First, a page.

Crowdcube – Transforming Equity Finance
Whether you’re starting a new business or looking to expand an existing one, the task of securing investment is notoriously difficult. Banks tend to adopt a no-risk approach to lending and venture capital funding can be hard to access.
Deciding which source of finance is appropriate to bridge the funding gap is made even more difficult in the current economic climate. As well as the more traditional routes to funding there are some innovative new ways that entrepreneurs can use to raise capital. Luke Lang, co-founder and marketing director of Crowdcube, explains how equity crowdfunding could be the answer.
How Crowdfunding Works
Crowdfunding works by allowing many people to pool small amounts of money together in support of a person, idea or business. There are two key types of crowdfunding. Rewards based crowdfunding allows people to give money to a project, idea or company in return for a token, or reward, related to that project,- perhaps a signed CD or t-shirt. Equity crowdfunding is becoming popular among small businesses and lets people invest in those businesses in return for shares. This is what the Crowdcube platform is. Here entrepreneurs can showcase their business and investment potential to thousands of micro-investors, ordinary people who act as virtual ‘armchair dragons’, choosing the idea, person or businesses they want to invest in. Entrepreneurs can upload a ‘dragons’ den’ style video pitch, images and supporting documents as part of their funding bid.
Investors can review the documentation and choose to invest from as little as £10; the average tends to be a lot larger – around £2,500 – with as much as £100,000 invested through the platform on numerous occasions. No money will leave investors’ bank accounts until the investment target has been met and the legal paperwork completed. There are no fees for investment and an investor will become a direct legal shareholder in the companies they choose to support.
Once everything has been completed the entrepreneur will receive the money they need to start-up or take their business to the next stage of growth and investors will receive a share certificate – and a share of any future successes.
Investors may benefit from the Enterprise Investment Scheme (EIS) or Seed Enterprise Investment Scheme (SEIS) that offers generous tax breaks – up to 50 per cent – for investment into eligible companies.
Investing in start-ups and early stage businesses does however involve risks, including illiquidity, lack of dividends, loss of investment and dilution, and it should be done only as part of a diversified portfolio. Crowdcube is targeted exclusively at investors who are sufficiently sophisticated to understand these risks and make their own investment decisions.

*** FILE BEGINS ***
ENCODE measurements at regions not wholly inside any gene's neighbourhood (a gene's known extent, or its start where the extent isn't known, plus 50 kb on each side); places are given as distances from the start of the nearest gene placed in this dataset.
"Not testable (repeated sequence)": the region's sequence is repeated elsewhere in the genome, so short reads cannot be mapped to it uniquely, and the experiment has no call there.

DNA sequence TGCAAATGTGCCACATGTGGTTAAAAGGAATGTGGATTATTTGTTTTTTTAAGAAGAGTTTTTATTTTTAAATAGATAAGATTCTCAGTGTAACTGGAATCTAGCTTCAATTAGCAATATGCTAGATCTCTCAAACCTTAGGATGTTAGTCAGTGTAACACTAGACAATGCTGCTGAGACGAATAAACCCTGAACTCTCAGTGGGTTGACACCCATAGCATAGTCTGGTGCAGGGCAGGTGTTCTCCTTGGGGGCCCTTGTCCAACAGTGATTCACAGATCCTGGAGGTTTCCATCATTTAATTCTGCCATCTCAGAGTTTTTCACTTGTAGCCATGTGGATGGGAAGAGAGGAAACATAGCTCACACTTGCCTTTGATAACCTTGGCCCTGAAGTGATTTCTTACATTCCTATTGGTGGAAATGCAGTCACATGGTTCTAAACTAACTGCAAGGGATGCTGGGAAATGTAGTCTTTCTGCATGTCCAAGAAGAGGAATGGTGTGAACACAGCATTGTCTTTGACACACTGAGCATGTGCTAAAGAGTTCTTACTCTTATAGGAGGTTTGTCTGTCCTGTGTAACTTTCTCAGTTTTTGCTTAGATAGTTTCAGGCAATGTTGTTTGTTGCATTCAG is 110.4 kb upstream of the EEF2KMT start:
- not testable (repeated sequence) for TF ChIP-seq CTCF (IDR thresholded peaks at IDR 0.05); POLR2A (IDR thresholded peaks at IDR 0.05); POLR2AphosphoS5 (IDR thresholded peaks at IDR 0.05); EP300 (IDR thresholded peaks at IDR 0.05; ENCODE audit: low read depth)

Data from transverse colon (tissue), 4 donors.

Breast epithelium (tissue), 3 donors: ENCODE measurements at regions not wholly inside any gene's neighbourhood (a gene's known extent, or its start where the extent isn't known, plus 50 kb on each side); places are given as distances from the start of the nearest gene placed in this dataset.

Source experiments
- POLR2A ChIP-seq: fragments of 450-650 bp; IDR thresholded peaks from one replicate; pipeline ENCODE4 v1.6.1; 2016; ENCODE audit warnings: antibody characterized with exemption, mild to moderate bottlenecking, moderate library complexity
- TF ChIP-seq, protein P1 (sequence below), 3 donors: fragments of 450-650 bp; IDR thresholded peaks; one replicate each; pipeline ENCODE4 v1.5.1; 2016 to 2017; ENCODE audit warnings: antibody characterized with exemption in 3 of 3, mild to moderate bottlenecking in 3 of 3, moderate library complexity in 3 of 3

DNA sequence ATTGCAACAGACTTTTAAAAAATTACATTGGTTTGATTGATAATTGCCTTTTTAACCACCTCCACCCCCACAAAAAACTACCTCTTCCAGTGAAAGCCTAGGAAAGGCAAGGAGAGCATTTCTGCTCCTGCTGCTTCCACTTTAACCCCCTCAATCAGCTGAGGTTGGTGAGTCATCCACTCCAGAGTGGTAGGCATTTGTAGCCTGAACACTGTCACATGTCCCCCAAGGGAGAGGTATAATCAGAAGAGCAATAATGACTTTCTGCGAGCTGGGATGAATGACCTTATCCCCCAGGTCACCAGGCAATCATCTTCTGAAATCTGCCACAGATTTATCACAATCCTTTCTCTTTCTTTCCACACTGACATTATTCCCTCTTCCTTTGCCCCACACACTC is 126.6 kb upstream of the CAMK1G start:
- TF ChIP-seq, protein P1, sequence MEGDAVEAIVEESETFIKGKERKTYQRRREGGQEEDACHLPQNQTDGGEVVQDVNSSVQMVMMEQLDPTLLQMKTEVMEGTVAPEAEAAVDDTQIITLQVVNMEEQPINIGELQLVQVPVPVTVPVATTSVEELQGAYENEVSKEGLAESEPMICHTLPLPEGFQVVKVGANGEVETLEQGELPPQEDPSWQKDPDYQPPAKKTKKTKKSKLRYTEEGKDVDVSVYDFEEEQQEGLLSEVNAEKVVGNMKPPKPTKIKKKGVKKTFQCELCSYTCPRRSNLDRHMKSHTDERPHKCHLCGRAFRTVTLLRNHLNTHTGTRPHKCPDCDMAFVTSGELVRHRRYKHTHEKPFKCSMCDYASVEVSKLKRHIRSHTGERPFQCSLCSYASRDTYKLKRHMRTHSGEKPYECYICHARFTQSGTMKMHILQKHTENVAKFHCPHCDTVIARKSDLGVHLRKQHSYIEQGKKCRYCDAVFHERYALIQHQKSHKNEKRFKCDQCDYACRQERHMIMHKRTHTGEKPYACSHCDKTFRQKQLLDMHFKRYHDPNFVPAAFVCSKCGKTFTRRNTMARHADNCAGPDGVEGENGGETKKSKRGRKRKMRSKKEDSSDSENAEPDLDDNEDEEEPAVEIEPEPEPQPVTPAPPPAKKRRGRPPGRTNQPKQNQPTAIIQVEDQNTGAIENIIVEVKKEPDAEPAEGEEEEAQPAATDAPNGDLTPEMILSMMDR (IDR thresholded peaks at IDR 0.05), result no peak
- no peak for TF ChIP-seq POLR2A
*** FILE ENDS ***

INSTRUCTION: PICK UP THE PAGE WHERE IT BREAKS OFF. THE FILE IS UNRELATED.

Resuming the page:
Why Entrepreneurs are Turning to the Crowd
Crowdfunding offers entrepreneurs a fresh new way of raising money that has many benefits over the traditional methods of raising business finance. Firstly, by spreading an investment between many smaller investors the business can tap into bigger pool of talent that will have a vested interest in the businesses’ success. This might be casual help or more formal mentorship or non-executive directorship. The business is also less likely to be held to ransom by a single large investor who could withdraw at the last minute, negotiate an unfair stake or become an overbearing shareholder.
Crowdfunding democratises access to investment, which means that entrepreneurs can ask people to invest who previously wouldn’t have been able to, such as; family and friends, employees and even customers; all could now become stakeholders in a business and share in its success. Because they have a vested interest in the success of the business, these investors can also become its biggest advocates.
Tapping Into the Wisdom of the Crowd
The investment market has long-needed a more equitable approach and crowdfunding does this by making it easier for people to invest and support British businesses. It will give entrepreneurs an improved chance of securing capital by being able to tap into ‘new’ pools of wealth from ordinary people that can help kick-start Britain’s economic recovery.
Progressive, finance-oriented organisations, like Crowdcube, an equity-based crowdfunding company based in the UK, want to change the equity finance landscape making it easier for businesses to access the funds they need go succeed from alternative sources. Crowdcube was conceived before the economic downturn and the banks stopped lending. Since then the economic challenges facing entrepreneurs has only amplified. The benefits of crowdsourcing investment are only just beginning to be understood by entrepreneurs and it looks set to flourish further in future times of boom.
Crowdcube is the world’s first equity-based crowdfunding platform. Since launching in 2011, 42 businesses have raised £5.8 million through the platform. Crowdcube has over 32,000 registered investors. If you are interested in raising finance for your business or investing in a business then please visit Crowdcube for more information. Crowdcube is authorised and regulated by the Financial Services Authority.
by Luke Lang, co-founder of Crowdcube